In any event, by expanding the Act in the future to include reporting obligations and accompanying immunity for insurance companies and agents that make such disclosures, the elderly might be better protected and insurance companies would have better direction and protection in these scenarios.

CNA Long-Term Care Class Action — Could It Have Long-Term Consequences?A long-term care insurance class action filed in May 2018 highlights the importance of clearly defined policy language. At dispute in the lawsuit pending in the United States District Court for the Northern District of Illinois is the definition of “premium class.” The phrase is not defined in the Continental Casualty Company (CNA) policy, which was issued through CNA’s Federal Judiciary Group Program. The plaintiff, who was a resident of the state of Washington at the time the policy was purchased, alleges that the term “premium class” refers to the “nationwide pool of insureds under the group insurance plan within a given age category.”  According to CNA, the plaintiff’s interpretation of “premium class” would render each state’s individual authority to approve premium rate increases a nullity, effectively “negat[ing] [state] insurance laws that are incorporated into the Policy as a matter of law.”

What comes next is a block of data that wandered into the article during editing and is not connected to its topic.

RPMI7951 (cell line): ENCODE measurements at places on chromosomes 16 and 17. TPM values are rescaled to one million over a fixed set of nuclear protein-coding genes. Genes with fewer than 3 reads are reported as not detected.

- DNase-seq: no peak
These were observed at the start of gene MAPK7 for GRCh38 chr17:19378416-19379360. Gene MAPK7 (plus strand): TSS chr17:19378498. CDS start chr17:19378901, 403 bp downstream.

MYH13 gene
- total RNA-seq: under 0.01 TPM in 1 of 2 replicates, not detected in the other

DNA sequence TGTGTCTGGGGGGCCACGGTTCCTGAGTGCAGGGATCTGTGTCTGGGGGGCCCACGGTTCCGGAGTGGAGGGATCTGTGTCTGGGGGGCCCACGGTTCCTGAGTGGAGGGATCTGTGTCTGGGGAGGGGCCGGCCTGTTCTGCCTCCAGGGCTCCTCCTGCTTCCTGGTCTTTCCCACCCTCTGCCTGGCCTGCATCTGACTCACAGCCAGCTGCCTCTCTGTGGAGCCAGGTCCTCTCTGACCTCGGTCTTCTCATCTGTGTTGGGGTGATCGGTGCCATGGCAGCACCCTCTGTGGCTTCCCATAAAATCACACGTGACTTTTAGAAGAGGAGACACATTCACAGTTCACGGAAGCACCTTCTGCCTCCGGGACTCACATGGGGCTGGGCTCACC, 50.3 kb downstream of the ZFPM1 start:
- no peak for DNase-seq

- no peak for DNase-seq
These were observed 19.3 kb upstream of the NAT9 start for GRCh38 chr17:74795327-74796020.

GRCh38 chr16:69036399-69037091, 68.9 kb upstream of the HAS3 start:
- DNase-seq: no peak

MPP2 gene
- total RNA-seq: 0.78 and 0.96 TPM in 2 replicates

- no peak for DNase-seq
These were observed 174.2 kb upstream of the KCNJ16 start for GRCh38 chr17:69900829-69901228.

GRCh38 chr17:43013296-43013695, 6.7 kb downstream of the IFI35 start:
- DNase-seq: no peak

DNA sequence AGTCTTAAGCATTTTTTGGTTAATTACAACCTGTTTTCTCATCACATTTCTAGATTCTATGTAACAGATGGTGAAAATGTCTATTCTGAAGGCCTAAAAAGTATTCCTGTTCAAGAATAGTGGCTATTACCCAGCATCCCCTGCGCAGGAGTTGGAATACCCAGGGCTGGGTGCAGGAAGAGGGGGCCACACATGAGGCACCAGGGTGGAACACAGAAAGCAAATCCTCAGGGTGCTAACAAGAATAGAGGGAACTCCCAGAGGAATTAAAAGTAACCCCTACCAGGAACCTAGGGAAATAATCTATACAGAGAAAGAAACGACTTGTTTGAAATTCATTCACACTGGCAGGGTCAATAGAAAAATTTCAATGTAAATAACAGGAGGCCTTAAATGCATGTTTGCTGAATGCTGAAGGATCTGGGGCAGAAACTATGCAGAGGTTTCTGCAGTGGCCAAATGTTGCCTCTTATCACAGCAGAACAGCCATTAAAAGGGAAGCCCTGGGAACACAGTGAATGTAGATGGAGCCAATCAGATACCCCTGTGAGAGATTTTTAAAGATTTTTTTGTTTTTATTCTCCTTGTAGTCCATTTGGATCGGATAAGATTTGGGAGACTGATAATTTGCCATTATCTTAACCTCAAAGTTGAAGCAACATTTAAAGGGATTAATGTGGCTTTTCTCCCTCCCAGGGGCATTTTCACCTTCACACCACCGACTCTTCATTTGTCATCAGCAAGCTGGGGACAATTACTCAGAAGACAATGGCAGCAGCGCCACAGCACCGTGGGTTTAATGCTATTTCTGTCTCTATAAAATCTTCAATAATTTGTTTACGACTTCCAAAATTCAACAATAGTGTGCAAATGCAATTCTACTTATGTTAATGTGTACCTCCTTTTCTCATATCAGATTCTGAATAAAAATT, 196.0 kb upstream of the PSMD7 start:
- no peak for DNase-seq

The policy states:

We cannot change the Insured’s premiums because of age or health.  We can, however, change the Insured’s premium based on his or her premium class, but only if  We change the premiums for all other Insureds in the same premium class.